This study tries to overcome this shortcoming of Euro-American academy in the case of Near Eastern countries with a strong Shi‘i presence. The essay follows the methodological approach put forward by Eickelman and Piscatori in Muslim Politics (2004); i.e. a methodology based on an interdisciplinary approach between anthropology and political science. This approach is moreover integrated with analytical instruments offered by the Islamic Studies.


Federica Guazzini, Power breeds power: Djibouti’s political dynasty

Across sub-Saharan Africa, democracies are emerging following the progress made in the institutional reforms from 1990. Within this trend, the article takes a closer look at the role and meaning of African political dynasties for the development of democracy. Following a preliminary assessment, aimed at addressing under which circumstances political dynasties are tacking root becoming a rather permanent feature in a number of African countries, the article highlights the case-studies of inter-familiar successions by electoral competitions, claimed to be free and fair. As regular elections often couple with a reality of democratic rollback and hybrid regimes, the article argues that democracy promotion itself may become instrumental in creating political dynasties. In order to complement ongoing current empirical research, the article focus on Djibouti. Tracing the topography of power of this political dynasty, the article examines how the manipulation of the politics of belonging and the neo-patrimonial exploitation of the country’s non-tangible resources (geo-strategic location and aid-inspiring poverty) have reinforced the concentration and consolidation of public offices and political power by persons related to one another and to the family of the elected head of State.

Mario Tronti, Political Theology vs dictatorship of our time

Why political theology still today? Because it is a possible path towards regaining a thought of freedom: not freedom  from nor freedom  to, but freedom  for. Freedom for ‘messing up’ the world as ordered by the supremacy of democracy. Political theology, still today, also because it is an updated form of political realism. The critique of ideology is more relevant than ever; and acknowledging the present state of things, with lucidity and without illusions, is an intellectual move that cannot be sidestepped.


Pasquale Serra, The meeting with Del Noce in a Marxist research. Marxism, political theology, philosophy of transcendence

In this paper – considered by the author both an assessment of his own intellectual path and an interpretation of the Italian political and cultural history in the last fifty years – Augusto Del Noce’s philosophy is compared to Marxist research. The author aims not only to understand the origins and meaning of the  dissolution of Marxist research, but also to help to restore all its analytical and critical potential. The issue ultimately under discussion in this paper is the philosophy of Marxism, including Marx’s philosophy itself. It is, indeed, in the redefinition of the relationship between marxism and philosophy that the author identifies a new research direction.


Giovanni Dessì, Sturzo: religion, society, and politics

Luigi Sturzo was a catholic priest who founded PPI (Italian Popular Party) in 1919: this party expressed the ideas of many catholic citizens. The PPI was neither  a religious party nor a secular party. This essays analyses the Sturzo’s intellectual development from a radical opposition to Italian national state, a secular state, to the creation of a national party. PPI has been  very important  in Italian history because it has allowed  to catholic citizens to offer their contribution to national politics.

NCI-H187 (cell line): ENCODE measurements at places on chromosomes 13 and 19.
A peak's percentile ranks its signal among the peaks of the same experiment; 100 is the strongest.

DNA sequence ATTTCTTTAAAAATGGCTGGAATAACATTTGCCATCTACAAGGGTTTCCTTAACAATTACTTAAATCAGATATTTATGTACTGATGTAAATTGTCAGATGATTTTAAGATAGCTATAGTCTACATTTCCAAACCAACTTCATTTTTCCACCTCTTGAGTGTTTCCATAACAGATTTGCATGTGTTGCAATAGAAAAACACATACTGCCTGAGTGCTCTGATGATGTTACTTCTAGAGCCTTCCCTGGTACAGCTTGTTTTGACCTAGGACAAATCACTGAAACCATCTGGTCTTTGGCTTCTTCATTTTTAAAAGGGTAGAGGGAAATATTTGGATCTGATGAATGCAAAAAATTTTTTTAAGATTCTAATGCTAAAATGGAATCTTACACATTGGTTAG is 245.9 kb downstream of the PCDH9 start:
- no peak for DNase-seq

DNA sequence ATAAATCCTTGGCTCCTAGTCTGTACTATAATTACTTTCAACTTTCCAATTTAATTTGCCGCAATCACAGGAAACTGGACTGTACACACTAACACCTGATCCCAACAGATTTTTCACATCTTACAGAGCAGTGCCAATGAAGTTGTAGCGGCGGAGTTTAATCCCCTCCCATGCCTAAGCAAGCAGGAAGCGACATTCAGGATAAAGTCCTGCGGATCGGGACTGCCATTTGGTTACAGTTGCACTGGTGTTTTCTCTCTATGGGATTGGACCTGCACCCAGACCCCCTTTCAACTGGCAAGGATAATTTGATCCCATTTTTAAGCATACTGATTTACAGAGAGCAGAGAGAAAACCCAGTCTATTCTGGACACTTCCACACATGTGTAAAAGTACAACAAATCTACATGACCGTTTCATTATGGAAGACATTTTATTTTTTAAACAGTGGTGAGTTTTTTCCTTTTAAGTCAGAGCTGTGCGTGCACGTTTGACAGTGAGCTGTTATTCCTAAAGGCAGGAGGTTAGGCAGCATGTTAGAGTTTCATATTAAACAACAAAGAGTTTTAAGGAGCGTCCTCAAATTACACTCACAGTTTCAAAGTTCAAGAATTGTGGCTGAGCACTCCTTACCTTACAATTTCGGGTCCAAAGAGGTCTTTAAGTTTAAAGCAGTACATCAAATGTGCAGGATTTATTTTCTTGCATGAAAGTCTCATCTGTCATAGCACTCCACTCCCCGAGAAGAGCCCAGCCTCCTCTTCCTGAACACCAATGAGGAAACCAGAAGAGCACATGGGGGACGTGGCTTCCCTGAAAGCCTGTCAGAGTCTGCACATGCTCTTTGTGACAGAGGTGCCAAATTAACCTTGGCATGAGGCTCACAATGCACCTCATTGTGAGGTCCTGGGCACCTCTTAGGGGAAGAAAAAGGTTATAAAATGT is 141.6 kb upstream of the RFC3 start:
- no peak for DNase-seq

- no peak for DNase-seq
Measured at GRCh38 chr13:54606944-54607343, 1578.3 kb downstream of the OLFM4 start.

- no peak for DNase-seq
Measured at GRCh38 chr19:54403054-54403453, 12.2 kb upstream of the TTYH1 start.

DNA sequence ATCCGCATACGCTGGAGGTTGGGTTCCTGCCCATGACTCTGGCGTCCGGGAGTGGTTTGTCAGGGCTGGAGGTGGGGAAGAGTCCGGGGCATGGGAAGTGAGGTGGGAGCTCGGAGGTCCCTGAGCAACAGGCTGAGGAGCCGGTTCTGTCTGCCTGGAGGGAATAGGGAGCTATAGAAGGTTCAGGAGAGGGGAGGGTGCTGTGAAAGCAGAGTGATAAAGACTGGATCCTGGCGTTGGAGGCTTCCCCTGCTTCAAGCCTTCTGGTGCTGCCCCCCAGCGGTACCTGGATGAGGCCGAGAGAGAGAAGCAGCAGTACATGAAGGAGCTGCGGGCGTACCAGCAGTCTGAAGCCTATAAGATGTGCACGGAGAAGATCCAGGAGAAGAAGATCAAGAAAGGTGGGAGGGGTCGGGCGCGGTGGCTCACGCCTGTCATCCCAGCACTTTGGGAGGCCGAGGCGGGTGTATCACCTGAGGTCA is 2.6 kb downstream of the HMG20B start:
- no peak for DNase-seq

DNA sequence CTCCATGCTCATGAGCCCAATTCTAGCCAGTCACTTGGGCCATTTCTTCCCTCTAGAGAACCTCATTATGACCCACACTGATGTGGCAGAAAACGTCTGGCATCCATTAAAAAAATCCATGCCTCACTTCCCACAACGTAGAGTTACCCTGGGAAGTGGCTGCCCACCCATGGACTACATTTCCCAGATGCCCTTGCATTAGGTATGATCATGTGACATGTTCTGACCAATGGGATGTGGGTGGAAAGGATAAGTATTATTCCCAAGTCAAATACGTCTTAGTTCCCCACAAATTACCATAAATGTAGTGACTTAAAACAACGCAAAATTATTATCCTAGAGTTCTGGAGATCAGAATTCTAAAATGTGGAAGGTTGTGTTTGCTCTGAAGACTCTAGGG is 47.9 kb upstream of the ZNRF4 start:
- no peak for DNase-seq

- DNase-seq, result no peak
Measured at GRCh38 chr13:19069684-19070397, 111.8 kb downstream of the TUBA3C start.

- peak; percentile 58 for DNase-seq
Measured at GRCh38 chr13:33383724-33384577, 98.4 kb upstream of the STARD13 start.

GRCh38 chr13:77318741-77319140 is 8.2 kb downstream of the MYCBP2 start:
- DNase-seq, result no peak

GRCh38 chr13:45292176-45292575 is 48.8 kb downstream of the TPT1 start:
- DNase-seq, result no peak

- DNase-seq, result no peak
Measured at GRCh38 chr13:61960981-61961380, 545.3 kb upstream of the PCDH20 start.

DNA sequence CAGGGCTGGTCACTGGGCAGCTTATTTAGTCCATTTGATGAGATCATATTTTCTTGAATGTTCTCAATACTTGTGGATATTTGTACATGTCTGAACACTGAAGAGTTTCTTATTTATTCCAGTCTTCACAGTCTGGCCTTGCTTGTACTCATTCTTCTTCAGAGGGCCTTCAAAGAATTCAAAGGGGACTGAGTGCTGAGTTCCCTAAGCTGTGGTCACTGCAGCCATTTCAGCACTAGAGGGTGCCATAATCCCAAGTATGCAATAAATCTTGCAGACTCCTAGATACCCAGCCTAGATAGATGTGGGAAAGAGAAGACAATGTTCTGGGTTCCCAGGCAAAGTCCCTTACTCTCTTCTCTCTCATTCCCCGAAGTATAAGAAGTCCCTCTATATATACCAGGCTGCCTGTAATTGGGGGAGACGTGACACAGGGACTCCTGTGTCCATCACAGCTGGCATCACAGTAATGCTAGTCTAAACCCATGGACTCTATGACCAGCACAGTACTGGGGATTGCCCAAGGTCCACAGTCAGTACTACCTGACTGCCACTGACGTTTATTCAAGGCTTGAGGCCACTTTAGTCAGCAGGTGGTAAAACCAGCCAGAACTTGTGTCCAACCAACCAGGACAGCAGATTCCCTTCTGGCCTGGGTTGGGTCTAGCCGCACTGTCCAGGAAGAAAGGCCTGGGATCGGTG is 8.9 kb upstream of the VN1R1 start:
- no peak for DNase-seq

In his books Sturzo works out on  a realist approach to politics and state. The point was the detachment  between religious ideas and political institutions, defining it as  a dualism.  On the other side he stated that the nature of man was the same as in religions as in politics: for this reason he spoke about monism.

From this point of view he wrote about the necessity of a  public sphere in which  religious ideas can be compared with secular ones, the dualism compared with monism in a democratic ways.


Luca G. Castellin, Sub specie aeternitatis. The Reinhold Niebuhr’s Theology of Politics

In the twentieth century Reinhold Niebuhr was an important public theologian who influenced the American culture and politics in depth. From the Thirties till the Sixties he wrote several historical, theological and political works, and was also a tireless polemicist and editor of some journals. Furthermore he developed a political philosophy, called Christian realism, which was a criticism of political theology, both as a formula of secularization and as a moment of politicization of the sacred or theologizing of politics. This article analyzes Niebuhr’s work with the aim of highlighting how his Christian realism was and continues to be a form of theology of politics. In other words, it was an expression of a liberal, democratic and pragmatic political theory in which the legacy of St. Augustine’s thought was very strong. In this perspective, we will proceed to the study of two characteristic aspects of his reflection in which the theological-political moment assumes a crucial importance. The first is the exposure of his democratic theory, while the second is the analysis of the US role in the Cold War.


Antonio Allegra, The Long Farewell. On Two Modes of Dismissing Political Theology

Since “political theology” is an expression that can be interpreted in many ways, even the farewells to this tradition of thought can have various motivations. The article examines the two major works written in Italian in recent years on the subject, by Roberto Esposito and Massimo Borghesi. Both show a critical standpoint, which illustrates, nevertheless, their fundamental diversity. This is derived, among other reasons, from their different stance to the notion of person. The outcome is a general reflection on the continuing relevance, at least to some extent, of the political theology itself.